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And should my youth, as youth is apt I know,
All vain asperities I day by day
Would wear away,
Till the smooth temper of my age should be
And as when all the summer trees are seen
The holly leaves a sombre hue display,
But when the bare and wintry woods we see,
So serious should my youth appear among
So would I seem amid the young and gay
That in my age as cheerful I might be
The misletoe, or misseltoe, receives the Latin name of viscum from viscus, bird-lime, on account of the sticky nature of the berries. This plant is perennial, often existing to a great age. The root by which it becomes firmly attached to a tree is thick and woody; the stem is bushy and thickly jointed, but very smooth, as are also the leaves. These are of a lance-shape, but become broader and blunt at the extremity. The flowers are yellowish, seated on the stem; the berries white. In Herefordshire and Worcestershire, and wherever apple trees are cultivated to a considerable extent, the misletoe is common; but in other situations it is less frequent. The plant is often cut from the trees in severe winters and given to sheep, who devour it with great eagerness, and who are popularly said to be thereby preserved from the disease called the rot.
The common lime-tree, the black poplar, the apple-tree,
and the oak are subject to this parasite, but the misletoe of the oak is now very rarely seen. A few specimens are occasionally found, and these are sufficient to prove that the oak does sometimes harbour this guest, as in the days of the Druids, but the greater proportion of misletoe is found on the apple-tree, in the cider counties. In France this plant is very abundant on the almond-tree, and is common on many other trees. In Spain, and also in the neighbourhood of Jerusalem, it infests the olive.
Perhaps it was on account of the rarity of the misletoe found on the oak, that it was held in so much greater estimation than that obtained from other trees. The Greeks and Romans were not ignorant of this plant. Pliny speaking of that of the oak, says, "The Gauls held this in the highest veneration; and their magicians, whom they call Druids, consider nothing more sacred." The Druidical rites of the ancient Britons have been often described: those relating to the use of the misletoe are not the least interesting among them. The original cause of the respect paid to this plant can scarcely be penetrated at this distant era; but it is certain that its magical powers were believed in by Virgil and Ovid, and that the legends of the Saxons favoured the idea of its extraordinary properties. "We find," says Mr. Christie," by the allusion of Virgil, who compared the golden bough in infernis to the misletoe, that the use of this plant was not unknown in the religious ceremonies of the ancients, particularly the Greeks, of whose poets he was the acknowledged imitator."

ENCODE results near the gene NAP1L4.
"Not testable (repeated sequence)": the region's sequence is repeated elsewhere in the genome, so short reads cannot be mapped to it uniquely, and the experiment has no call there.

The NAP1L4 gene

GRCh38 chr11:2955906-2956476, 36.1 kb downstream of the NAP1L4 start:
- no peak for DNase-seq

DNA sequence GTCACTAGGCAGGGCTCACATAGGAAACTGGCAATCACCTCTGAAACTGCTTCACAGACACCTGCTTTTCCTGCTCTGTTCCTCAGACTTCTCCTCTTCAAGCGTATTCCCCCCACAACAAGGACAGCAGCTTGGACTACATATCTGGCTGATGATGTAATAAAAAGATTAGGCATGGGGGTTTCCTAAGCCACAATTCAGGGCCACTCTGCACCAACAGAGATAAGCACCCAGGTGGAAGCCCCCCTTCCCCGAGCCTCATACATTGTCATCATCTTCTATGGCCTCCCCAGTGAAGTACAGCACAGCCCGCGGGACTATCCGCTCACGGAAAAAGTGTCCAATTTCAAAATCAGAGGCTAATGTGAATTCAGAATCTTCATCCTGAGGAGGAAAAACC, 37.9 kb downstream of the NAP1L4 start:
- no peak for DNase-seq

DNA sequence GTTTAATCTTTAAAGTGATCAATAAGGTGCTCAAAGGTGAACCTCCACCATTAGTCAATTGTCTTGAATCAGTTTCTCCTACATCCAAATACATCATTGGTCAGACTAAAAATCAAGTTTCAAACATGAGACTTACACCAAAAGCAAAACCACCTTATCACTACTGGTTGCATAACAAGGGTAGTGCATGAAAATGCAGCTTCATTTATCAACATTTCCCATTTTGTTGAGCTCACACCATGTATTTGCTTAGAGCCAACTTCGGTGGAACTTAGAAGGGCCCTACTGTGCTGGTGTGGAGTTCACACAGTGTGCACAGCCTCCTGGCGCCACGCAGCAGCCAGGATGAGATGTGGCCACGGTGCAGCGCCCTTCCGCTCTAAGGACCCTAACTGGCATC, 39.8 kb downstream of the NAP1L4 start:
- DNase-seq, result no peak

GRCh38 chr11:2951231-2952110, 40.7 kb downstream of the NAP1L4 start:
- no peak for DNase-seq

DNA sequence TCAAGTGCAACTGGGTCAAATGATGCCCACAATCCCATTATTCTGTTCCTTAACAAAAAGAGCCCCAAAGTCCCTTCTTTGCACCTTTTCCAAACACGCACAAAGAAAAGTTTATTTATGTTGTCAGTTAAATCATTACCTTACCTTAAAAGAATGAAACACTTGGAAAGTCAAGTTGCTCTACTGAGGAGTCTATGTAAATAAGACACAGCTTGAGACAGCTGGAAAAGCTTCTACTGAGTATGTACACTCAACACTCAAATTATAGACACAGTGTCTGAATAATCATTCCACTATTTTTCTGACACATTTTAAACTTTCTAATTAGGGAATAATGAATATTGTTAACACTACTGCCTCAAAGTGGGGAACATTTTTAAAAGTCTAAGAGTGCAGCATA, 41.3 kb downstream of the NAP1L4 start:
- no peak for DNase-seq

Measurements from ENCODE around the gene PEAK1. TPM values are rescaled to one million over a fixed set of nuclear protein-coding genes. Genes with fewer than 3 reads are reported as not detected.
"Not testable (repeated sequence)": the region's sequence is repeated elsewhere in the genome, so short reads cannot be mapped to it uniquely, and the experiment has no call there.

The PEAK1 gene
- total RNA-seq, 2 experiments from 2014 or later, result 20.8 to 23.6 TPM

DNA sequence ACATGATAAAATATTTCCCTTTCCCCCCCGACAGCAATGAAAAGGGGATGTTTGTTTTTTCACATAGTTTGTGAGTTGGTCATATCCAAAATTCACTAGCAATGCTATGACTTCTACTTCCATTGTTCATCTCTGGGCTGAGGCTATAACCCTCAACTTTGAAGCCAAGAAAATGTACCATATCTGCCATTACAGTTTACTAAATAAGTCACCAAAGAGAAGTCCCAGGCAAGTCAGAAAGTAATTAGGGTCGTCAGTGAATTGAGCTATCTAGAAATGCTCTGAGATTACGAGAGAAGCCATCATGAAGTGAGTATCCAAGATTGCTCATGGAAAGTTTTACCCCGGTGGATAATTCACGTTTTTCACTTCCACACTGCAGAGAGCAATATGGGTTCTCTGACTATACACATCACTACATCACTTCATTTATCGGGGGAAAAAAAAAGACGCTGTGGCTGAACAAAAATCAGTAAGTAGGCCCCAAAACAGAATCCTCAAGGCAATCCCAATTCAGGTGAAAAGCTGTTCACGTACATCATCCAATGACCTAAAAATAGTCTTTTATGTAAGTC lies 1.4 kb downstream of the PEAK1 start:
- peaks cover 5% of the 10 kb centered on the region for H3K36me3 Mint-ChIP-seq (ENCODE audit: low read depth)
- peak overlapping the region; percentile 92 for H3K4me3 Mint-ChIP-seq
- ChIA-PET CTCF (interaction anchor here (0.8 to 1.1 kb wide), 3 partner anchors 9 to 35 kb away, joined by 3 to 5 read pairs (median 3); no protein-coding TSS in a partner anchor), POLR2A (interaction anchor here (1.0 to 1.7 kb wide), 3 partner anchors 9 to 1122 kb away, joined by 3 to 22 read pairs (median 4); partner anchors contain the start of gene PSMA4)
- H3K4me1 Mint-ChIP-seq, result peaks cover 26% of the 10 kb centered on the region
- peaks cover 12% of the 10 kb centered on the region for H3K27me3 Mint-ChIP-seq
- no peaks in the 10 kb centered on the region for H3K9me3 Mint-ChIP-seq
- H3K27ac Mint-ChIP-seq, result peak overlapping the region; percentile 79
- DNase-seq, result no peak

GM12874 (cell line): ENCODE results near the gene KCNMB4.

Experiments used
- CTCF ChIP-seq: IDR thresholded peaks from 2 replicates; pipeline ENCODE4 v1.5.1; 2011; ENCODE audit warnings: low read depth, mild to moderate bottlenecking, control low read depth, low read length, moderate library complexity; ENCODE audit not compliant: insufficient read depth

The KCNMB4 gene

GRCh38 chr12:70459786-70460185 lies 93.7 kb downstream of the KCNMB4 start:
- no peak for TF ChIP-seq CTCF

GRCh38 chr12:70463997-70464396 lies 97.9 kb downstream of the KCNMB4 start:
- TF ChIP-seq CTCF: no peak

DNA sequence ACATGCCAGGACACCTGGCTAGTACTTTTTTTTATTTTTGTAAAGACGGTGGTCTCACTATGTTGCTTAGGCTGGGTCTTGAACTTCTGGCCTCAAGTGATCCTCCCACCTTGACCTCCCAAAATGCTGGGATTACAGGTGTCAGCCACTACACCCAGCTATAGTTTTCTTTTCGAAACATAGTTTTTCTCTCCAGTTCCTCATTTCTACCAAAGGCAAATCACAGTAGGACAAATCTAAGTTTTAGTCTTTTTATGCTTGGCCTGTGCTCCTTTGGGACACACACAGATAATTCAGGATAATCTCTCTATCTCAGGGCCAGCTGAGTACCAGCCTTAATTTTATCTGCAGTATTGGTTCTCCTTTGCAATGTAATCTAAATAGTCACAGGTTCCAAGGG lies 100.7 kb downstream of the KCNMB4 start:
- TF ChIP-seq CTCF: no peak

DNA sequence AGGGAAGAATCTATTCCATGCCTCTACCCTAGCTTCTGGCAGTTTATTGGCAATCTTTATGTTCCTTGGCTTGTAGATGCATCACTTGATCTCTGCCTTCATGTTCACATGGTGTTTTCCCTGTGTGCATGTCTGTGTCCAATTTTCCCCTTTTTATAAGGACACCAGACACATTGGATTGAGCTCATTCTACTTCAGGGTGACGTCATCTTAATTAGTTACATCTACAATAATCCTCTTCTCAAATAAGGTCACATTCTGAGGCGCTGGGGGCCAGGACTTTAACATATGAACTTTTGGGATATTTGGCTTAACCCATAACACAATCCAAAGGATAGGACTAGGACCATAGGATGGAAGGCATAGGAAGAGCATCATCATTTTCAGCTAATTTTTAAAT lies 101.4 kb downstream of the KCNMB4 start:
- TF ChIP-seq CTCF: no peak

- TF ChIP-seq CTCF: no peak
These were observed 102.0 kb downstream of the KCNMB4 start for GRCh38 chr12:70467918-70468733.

In the gathering of the plant at the commencement of their year, we learn that the Druid priests went in solemn procession into the forests, where they raised a grass altar at the foot of the finest oak: they also inscribed on the trunk of the tree the names of the most powerful among their deities. The chief Druid, clad in white robes, then ascended the tree, bearing a consecrated golden pruninghook, with which he cropped the misletoe, and dropped it into a pure white cloth, held out beneath the tree by the remaining priests. If any part of the plant touched the ground, it was considered to be an omen of some dire misfortune about to fall upon the land. This ceremony was performed when the moon was six days old, and when it was
concluded, a sacrifice was made of two white bulls. Another account of the ceremony, slightly differing from this, is given by Stukely in the "Medallic History of Carausius: ""This (Christmas) was the most respectable festival of our Druids, called yule tide, when misletoe, which they called 'all-heal,' was carried in their hands, and laid upon their altars, as an emblem of the salutiferous advent of Messiah. The misletoe they cut off the trees with their upright hatchets of brass, called celts, and put upon the ends of their staffs, which they carried in their hands. Innumerable are these instruments, found all over the British isles. The custom," he adds, "is still preserved in the north, and was lately at York. On the eve of Christmas-day, they carry misletoe to the high altar of the Cathedral, and proclaim a public and universal liberty, pardon, and freedom to all sorts of inferior or wicked people at the gates of the city towards the four quarters of heaven." In agreement with the latter part of this notice are the lines of Gay, noticing the evergreens used in decking churches at Christmas: